Demand destruction is driving prices down, but is that a good thing?
As Joe says, Americans are driving less: "Americans drove 53.2 billion fewer miles November through June than they did over the same eight-month period a year ago…" Consequently, demand for oil is down to a five-year low, according to the American Petroleum Institute.
Not hard to figure out what’s going on here — as Matt says, prices change behavior.
Let’s ponder a few things:
First, most of the changes people are making are short-term hacks like carpooling more, consolidating trips, skipping weekend outings, and so forth. Gas prices haven’t been high enough, long enough, for people to have time to do the big things like buy a more efficient car or move to a more location-efficient home.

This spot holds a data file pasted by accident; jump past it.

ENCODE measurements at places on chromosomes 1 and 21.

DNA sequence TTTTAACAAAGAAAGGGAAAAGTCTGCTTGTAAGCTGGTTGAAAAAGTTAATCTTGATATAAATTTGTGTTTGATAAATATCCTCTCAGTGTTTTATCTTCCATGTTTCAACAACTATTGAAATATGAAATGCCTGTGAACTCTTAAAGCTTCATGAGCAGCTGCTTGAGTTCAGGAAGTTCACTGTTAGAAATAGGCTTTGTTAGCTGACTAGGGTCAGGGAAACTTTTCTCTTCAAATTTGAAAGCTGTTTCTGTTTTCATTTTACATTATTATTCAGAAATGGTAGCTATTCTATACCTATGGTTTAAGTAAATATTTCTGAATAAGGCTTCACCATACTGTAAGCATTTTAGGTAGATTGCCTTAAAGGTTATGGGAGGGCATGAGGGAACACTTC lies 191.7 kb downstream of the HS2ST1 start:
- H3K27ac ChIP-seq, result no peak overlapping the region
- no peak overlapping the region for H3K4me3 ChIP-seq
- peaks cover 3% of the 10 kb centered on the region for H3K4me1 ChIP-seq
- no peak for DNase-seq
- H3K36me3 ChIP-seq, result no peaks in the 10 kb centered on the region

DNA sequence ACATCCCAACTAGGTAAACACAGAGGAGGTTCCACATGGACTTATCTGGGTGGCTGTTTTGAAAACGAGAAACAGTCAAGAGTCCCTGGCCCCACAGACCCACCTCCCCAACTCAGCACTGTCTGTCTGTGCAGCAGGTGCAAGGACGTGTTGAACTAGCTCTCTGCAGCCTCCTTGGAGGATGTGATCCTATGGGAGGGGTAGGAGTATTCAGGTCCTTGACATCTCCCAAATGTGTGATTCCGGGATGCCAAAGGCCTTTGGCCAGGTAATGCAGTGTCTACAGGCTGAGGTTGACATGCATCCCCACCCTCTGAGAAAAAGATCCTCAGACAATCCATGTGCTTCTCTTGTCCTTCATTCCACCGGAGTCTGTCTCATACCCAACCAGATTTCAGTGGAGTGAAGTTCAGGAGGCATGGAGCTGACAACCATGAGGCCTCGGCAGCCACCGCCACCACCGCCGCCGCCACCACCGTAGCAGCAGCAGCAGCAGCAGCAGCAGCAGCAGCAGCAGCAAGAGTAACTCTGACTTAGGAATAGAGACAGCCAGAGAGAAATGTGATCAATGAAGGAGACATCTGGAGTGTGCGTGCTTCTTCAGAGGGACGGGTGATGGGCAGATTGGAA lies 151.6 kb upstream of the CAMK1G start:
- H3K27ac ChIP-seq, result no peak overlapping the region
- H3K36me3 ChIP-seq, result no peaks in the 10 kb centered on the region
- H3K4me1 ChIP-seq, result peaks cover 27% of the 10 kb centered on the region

Second, the drop in demand has caused a drop in price, both of oil and gasoline. While I think Joe’s right that this drop is only temporary, it does send a signal to consumers that prices fluctuate all the time and there’s no reason to think they’ll stay high.
Third, people won’t make the long-term investments unless they know prices will be high for an extended period of time.
To me, this all adds up to a pretty good case for putting a floor on oil and gasoline prices. This is Tom Friedman’s big idea, and though it’s faintly gimmicky, I can’t find the flaw in it. Just proclaim that gas will never go under $4/gallon and oil will never go under $130/barrel in the U.S. — if they do, the difference will go into the U.S. treasury to be spent accelerating the transition away from fossil fuels.
Then everybody knows it’s time to make those long-term investments. Other than its utter political impossibility, what’s wrong with this idea?